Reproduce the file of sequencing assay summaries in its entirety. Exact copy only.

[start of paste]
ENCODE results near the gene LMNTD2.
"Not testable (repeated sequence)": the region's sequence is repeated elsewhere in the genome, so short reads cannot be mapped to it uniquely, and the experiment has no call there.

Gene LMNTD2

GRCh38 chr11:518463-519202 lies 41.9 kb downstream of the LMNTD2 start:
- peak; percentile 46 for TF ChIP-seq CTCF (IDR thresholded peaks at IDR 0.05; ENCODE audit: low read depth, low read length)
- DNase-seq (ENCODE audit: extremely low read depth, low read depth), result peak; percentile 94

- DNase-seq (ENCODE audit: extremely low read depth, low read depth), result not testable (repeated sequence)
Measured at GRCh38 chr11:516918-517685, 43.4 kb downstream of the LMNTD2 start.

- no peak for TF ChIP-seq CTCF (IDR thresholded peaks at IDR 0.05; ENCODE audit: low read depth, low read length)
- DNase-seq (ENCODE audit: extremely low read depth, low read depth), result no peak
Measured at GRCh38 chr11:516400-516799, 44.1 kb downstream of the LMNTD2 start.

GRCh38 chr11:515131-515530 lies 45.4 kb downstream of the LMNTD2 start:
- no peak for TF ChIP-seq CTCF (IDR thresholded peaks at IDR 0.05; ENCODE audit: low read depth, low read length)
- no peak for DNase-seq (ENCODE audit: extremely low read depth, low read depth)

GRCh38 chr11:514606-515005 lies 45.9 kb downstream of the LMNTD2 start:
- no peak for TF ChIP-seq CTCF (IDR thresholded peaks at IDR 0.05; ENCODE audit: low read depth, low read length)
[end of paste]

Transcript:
ENCODE results near the gene LMNTD2.
"Not testable (repeated sequence)": the region's sequence is repeated elsewhere in the genome, so short reads cannot be mapped to it uniquely, and the experiment has no call there.

Gene LMNTD2

GRCh38 chr11:518463-519202 lies 41.9 kb downstream of the LMNTD2 start:
- peak; percentile 46 for TF ChIP-seq CTCF (IDR thresholded peaks at IDR 0.05; ENCODE audit: low read depth, low read length)
- DNase-seq (ENCODE audit: extremely low read depth, low read depth), result peak; percentile 94

- DNase-seq (ENCODE audit: extremely low read depth, low read depth), result not testable (repeated sequence)
Measured at GRCh38 chr11:516918-517685, 43.4 kb downstream of the LMNTD2 start.

- no peak for TF ChIP-seq CTCF (IDR thresholded peaks at IDR 0.05; ENCODE audit: low read depth, low read length)
- DNase-seq (ENCODE audit: extremely low read depth, low read depth), result no peak
Measured at GRCh38 chr11:516400-516799, 44.1 kb downstream of the LMNTD2 start.

GRCh38 chr11:515131-515530 lies 45.4 kb downstream of the LMNTD2 start:
- no peak for TF ChIP-seq CTCF (IDR thresholded peaks at IDR 0.05; ENCODE audit: low read depth, low read length)
- no peak for DNase-seq (ENCODE audit: extremely low read depth, low read depth)

GRCh38 chr11:514606-515005 lies 45.9 kb downstream of the LMNTD2 start:
- no peak for TF ChIP-seq CTCF (IDR thresholded peaks at IDR 0.05; ENCODE audit: low read depth, low read length)